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Hullabaloo


Friday, April 20, 2018

 

Still worried about the future

by Tom Sullivan

All these years after "The Graduate," there are still plenty of reasons to worry about the future. The rule of law seems to balance on a knife's edge. Nationalist sentiments threaten democracy here and across the globe. The Cold War threatens to rise from the grave. Plus, a lot of the people in the video below still influence too much of the present. They are warping our perceptions of it in ways reminiscent of Soviet Cold War disinformation and propaganda.

Adele Stan worries at the American Prospect about the media landscape in this country, beginning with this week's news that Sean Hannity is the de facto White House chief of staff and shares an attorney (Michael Cohen) with Donald Trump. Hannity has repeatedly had Cohen as a guest on his program without disclosing their relationship:
Yes, this is all quite troubling, if not entirely surprising. The real problem, however, is much bigger than whether Hannity is in cahoots with the administration; it’s the total distortion of the media landscape by the big right-wing outlets: Fox News, Sinclair Broadcast Group and Breitbart News, all de facto propaganda arms of the White House. Although the structure of news media in the era of the internet and cable TV lends itself to the silo-ing of audiences with particular political leanings, that alone is not what has caused the distortion. Rather, the leveraging of that phenomenon into an authoritarian disinformation operation is the issue.
Add to that how financially leveraged the country will become under the continued rule of this authoritarian cabal. Catherine Rampell worries about that for the Washington Post. The International Monetary Fund projects that the United States, alone among the world's advanced economies, is expected to see its debt burden grow worse over the next five years:
Every other rich country, including perennial fiscal basket cases such as Greece and Italy, is projected to lower its debt as a share of its economy. That is thanks in large part to the global economic recovery, which is bringing in more tax revenue and reducing the need for expensive automatic stabilizers such as unemployment benefits.

Here in the United States, though, we’ve taken our economic recovery and squandered it.

In December, Republicans passed massive, top-heavy tax cuts; this year, Congress oversaw a run-up in new spending. The result: trillion-dollar annual deficits as far as the eye can see.
Where once we used to see America as a country to build and invest in, a country to grow, a future to create, now those in control see it as a failing business to hollow out and loot before it collapses. Investing in it, you know, through paying taxes, might accrue to the benefit of the hoi polloi. The rich and their vassals would rather cut off their own noses. Building is hard and requires vision and commitment. Plundering does not.

If America and the rule of law is not too far gone, there is a fresh group of leaders demanding better and unwilling to put up with the BS, as Emma Gonzalez put it. And they are coming for the bullshit peddlers in 2018 and 2020.

President Barack Obama celebrates the arrival of future graduates for calling America to account in the wake of the Parkland shootings. He writes in Time:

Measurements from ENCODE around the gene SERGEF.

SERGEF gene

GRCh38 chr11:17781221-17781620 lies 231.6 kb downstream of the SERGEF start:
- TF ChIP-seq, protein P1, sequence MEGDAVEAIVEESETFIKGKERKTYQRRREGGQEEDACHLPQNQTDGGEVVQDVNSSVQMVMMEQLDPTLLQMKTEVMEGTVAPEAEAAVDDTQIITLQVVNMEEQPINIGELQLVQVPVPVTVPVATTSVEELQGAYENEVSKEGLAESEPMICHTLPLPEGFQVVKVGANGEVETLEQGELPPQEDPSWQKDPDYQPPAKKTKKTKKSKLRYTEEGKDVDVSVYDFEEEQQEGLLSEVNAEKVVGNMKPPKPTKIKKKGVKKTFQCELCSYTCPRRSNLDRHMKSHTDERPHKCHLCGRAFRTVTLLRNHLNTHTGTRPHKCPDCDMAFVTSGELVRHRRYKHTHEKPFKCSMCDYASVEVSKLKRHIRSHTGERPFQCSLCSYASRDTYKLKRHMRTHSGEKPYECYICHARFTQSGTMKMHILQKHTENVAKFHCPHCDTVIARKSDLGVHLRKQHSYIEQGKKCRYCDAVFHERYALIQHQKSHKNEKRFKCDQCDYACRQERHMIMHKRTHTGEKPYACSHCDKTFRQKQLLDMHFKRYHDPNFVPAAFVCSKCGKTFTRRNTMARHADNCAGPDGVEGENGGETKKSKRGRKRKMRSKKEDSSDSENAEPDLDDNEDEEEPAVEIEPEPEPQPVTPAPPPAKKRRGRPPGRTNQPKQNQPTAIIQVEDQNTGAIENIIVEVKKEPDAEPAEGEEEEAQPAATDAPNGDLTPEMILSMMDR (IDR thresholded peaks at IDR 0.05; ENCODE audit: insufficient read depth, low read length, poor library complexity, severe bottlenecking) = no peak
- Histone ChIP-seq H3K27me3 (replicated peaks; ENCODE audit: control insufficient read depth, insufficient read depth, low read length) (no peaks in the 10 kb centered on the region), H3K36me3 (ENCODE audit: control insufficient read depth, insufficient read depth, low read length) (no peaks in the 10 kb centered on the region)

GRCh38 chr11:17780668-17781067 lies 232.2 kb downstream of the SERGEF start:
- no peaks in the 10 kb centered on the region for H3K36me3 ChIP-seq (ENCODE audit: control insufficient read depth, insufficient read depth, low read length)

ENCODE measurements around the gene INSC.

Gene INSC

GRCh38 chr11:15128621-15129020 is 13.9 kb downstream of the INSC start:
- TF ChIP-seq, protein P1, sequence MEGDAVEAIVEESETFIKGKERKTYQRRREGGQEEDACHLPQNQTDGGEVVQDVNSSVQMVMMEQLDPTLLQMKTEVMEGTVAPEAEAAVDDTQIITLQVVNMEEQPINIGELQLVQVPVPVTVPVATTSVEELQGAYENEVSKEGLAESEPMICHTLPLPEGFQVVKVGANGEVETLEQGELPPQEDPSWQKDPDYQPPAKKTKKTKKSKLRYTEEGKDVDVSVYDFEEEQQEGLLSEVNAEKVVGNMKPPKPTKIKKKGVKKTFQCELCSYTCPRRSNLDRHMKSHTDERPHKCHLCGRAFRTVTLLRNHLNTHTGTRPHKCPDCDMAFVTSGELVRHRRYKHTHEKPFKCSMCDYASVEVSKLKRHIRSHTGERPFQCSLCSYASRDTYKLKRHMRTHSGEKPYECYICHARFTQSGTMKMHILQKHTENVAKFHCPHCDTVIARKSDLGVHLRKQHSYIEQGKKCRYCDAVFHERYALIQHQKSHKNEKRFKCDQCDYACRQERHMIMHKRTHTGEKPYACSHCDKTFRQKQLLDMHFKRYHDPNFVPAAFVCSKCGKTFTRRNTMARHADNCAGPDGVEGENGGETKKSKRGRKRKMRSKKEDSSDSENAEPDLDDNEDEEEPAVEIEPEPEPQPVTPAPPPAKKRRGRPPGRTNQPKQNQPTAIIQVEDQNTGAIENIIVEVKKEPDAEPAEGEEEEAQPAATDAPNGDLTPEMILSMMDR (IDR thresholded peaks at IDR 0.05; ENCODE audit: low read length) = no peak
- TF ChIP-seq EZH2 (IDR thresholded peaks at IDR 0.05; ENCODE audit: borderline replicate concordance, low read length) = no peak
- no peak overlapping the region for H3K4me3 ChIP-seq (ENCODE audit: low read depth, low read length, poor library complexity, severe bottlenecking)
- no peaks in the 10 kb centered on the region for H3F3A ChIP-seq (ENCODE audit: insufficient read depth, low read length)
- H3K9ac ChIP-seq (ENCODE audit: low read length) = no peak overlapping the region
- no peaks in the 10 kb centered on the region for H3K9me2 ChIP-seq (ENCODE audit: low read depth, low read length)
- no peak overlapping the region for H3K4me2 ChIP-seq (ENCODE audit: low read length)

The Parkland, Fla., students don’t have the kind of lobbyists or big budgets for attack ads that their opponents do. Most of them can’t even vote yet.

But they have the power so often inherent in youth: to see the world anew; to reject the old constraints, outdated conventions and cowardice too often dressed up as wisdom.

The power to insist that America can be better.

Seared by memories of seeing their friends murdered at a place they believed to be safe, these young leaders don’t intimidate easily. They see the NRA and its allies—whether mealymouthed politicians or mendacious commentators peddling conspiracy theories—as mere shills for those who make money selling weapons of war to whoever can pay. They’re as comfortable speaking truth to power as they are dismissive of platitudes and punditry. And they live to mobilize their peers.

Already, they’ve had some success persuading statehouses and some of the biggest gun retailers to change. Now it gets harder. A Republican Congress remains unmoved. NRA scare tactics still sway much of the country. Progress will be slow and frustrating.

But by bearing witness to carnage, by asking tough questions and demanding real answers, the Parkland students are shaking us out of our complacency. The NRA’s favored candidates are starting to fear they might lose. Law-abiding gun owners are starting to speak out. As these young leaders make common cause with African Americans and Latinos—the disproportionate victims of gun violence—and reach voting age, the possibilities of meaningful change will steadily grow.

Our history is defined by the youthful push to make America more just, more compassionate, more equal under the law. This generation—of Parkland, of Dreamers, of Black Lives Matter—embraces that duty. If they make their elders uncomfortable, that’s how it should be. Our kids now show us what we’ve told them America is all about, even if we haven’t always believed it ourselves: that our future isn’t written for us, but by us.
Get busy worrying or get busy writing. Your choice.

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